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Texas' migrant arrest law will remain on hold under new court ruling

The 2-1 ruling from a three-judge panel of the 5th U.S. Circuit Court of Appeals stops the Texas law from temporarily taking effect for a second time.
Texas' migrant arrest law will remain on hold under new court ruling
Posted at 3:27 PM, Mar 27, 2024

Texas’ plans to arrest migrants suspected of illegally entering the U.S. will remain on hold under a federal appeals court order that likely prevents enforcement of Republican Gov. Greg Abbott’s new immigration law until a broader decision on whether it is legal.

The 2-1 ruling late Tuesday is the second time a three-judge panel of the 5th U.S. Circuit Court of Appeals has put a temporary hold on the Texas law. It follows a confusing few hours last week when the Supreme Court allowed the law to take effect, setting off anger and anticipation along the U.S.-Mexico border.

Texas authorities announced no arrests made under the law during that short window on March 19 before the appellate panel stepped in and blocked it. In Tuesday's order, Chief Judge Priscilla Richman cited a 2012 Supreme Court decision that struck down portions of a strict Arizona immigration law, including arrest power. The Texas law is considered by opponents to be the most dramatic attempt by a state to police immigration since that Arizona law.

“For nearly 150 years, the Supreme Court has held that the power to control immigration — the entry, admission, and removal of noncitizens — is exclusively a federal power,” wrote Richman, an appointee of Republican President George W. Bush.

The Justice Department has argued that Texas’ law is a clear violation of federal authority and would create chaos at the border. Texas has argued that President Joe Biden’s administration isn’t doing enough to control the border and that the state has a right to take action.

The Texas law, Richman wrote, "creates separate, distinct state criminal offenses and related procedures regarding unauthorized entry of noncitizens into Texas from outside the country and their removal.

”She was joined in the opinion by Judge Irma Carrillo Ramirez, a Biden appointee.

Judge Andrew Oldham, an appointee of former President Donald Trump and a former aide to Abbott, dissented from the majority decision.

Oldham wrote that the Biden administration faced a high bar to take sovereign power that Texas has to enforce a law its people and leaders want.

“In our federal system, the State of Texas is supposed to retain at least some of its sovereignty," Oldham wrote. "Its people are supposed to be able to use that sovereignty to elect representatives and send them to Austin to debate and enact laws that respond to the exigencies that Texans experience and that Texans want addressed.”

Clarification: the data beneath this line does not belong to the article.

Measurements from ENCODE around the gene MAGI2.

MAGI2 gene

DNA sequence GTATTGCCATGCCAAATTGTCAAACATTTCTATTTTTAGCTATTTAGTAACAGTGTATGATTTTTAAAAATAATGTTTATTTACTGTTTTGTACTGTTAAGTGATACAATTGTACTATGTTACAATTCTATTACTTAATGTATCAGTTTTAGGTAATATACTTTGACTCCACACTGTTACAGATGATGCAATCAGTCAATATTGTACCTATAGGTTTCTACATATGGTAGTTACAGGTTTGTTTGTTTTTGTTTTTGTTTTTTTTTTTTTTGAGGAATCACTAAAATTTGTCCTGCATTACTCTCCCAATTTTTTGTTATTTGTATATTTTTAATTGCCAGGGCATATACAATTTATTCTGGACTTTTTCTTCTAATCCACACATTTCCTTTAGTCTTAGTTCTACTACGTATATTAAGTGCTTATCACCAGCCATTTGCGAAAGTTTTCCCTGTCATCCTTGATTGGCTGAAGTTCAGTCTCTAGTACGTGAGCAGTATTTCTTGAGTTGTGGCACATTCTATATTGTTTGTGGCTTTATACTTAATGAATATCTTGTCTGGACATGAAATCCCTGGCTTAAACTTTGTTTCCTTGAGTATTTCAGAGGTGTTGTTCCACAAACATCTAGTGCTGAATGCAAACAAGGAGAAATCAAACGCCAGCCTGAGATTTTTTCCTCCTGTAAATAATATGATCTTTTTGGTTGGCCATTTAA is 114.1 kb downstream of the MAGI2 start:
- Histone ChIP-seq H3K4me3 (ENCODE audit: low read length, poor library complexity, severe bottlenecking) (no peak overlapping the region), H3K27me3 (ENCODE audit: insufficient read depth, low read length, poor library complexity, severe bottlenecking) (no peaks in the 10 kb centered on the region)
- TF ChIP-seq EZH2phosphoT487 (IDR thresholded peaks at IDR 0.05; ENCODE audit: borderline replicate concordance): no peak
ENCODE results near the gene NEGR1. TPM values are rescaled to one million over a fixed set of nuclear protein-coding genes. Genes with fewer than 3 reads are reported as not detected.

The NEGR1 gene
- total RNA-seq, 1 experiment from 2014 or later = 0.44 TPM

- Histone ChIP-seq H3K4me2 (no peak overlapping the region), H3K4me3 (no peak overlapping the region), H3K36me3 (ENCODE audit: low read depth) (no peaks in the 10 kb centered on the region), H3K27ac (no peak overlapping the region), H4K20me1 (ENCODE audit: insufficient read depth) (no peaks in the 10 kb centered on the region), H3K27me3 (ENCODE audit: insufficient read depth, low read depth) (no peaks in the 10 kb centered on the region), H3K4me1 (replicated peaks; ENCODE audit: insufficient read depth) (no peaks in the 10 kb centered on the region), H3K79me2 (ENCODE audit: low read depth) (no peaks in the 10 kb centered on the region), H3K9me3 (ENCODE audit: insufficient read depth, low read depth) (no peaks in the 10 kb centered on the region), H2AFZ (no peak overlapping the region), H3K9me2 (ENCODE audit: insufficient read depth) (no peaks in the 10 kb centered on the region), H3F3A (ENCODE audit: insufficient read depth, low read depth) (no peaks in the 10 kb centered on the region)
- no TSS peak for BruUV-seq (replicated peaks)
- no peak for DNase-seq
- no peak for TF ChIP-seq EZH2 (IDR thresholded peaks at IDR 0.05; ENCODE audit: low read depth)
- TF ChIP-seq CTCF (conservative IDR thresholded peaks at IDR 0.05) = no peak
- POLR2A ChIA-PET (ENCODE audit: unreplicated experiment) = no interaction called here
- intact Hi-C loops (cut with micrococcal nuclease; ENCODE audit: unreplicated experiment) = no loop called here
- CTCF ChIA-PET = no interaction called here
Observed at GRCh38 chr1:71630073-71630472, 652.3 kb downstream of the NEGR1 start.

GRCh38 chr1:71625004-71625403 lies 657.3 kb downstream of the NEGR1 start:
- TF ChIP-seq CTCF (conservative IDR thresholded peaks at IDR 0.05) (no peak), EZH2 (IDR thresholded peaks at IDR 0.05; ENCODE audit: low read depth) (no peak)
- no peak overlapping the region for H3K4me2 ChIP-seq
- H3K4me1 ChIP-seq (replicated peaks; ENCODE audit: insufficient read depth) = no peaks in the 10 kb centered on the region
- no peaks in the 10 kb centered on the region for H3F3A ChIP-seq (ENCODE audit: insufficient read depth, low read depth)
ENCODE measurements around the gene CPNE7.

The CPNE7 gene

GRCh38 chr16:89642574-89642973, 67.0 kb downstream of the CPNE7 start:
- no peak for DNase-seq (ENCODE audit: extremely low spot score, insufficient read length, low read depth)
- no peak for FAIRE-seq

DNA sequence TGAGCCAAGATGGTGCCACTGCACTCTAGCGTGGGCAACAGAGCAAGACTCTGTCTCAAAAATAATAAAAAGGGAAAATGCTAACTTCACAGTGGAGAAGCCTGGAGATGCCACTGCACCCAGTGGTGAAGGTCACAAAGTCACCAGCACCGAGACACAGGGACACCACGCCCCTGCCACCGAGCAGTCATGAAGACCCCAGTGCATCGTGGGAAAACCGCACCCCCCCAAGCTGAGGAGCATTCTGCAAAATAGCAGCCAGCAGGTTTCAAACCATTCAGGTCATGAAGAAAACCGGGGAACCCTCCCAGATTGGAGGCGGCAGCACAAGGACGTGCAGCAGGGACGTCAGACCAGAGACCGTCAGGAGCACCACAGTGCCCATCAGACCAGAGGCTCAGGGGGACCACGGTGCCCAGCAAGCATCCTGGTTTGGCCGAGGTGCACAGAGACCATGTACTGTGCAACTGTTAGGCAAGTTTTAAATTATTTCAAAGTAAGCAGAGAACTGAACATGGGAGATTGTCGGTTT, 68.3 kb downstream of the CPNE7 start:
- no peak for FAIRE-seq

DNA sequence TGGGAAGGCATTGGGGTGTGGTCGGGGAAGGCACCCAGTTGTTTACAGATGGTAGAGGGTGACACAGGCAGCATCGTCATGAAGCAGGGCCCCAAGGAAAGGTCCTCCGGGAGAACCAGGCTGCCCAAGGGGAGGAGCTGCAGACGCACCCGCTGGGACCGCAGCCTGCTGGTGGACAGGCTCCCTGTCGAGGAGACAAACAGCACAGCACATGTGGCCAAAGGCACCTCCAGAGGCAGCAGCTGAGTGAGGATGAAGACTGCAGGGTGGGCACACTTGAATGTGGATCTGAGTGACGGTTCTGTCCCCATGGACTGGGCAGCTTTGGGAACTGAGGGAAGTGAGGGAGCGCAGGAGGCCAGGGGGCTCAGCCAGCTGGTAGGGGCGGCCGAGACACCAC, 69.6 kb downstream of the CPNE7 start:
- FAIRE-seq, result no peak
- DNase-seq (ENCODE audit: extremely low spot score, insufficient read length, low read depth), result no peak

The law was in effect for several hours on March 19 after the U.S. Supreme Court cleared the way. But the high court didn’t rule on the merits of the case. It instead sent the case back to the 5th Circuit, which suspended enforcement while it considered the latest appeal.The latest ruling keeps the block in place.

Phone messages were left Wednesday seeking comment from spokespersons for Abbott and state Attorney General Ken Paxton.

The law signed by Abbott allows any Texas law enforcement officer to arrest people suspected of entering the country illegally. Once in custody, migrants could either agree to a Texas judge’s order to leave the U.S. or be prosecuted on misdemeanor charges of illegal entry. Migrants who don’t leave could face arrest again under more serious felony charges.Authorities have offered various explanations for how they might enforce the law. Mexico has said it would refuse to take back anyone who is ordered by Texas to cross the border.

The brief window while the law was in effect revealed that many sheriffs were unprepared, unable or uninterested in enforcing it.

Sheriff Thaddeus Cleveland of Terrell County, which touches more than 50 miles of border, told The Associated Press last week there’s no practical way for him to enforce the law. Cleveland said he has no way to transport people, the county jail has space for just seven people and the closest port of entry is a drive of more than 2 1/2 hours away.

Smith County Sheriff Larry Smith, president of the Texas Sheriff’s Association, said the law will have little effect in his jurisdiction in East Texas, which is closer to Louisiana and Oklahoma than Mexico which is nearly 400 miles away.

Critics have said the Texas law could lead to civil rights violations and racial profiling.

Supporters have rejected those concerns, saying arresting officers must have probable cause, which could include witnessing the illegal entry or seeing it on video. They also say that they expect the law would be used mostly in border counties, though it would apply statewide.

SEE MORE: Texas awaits ruling on controversial immigration law


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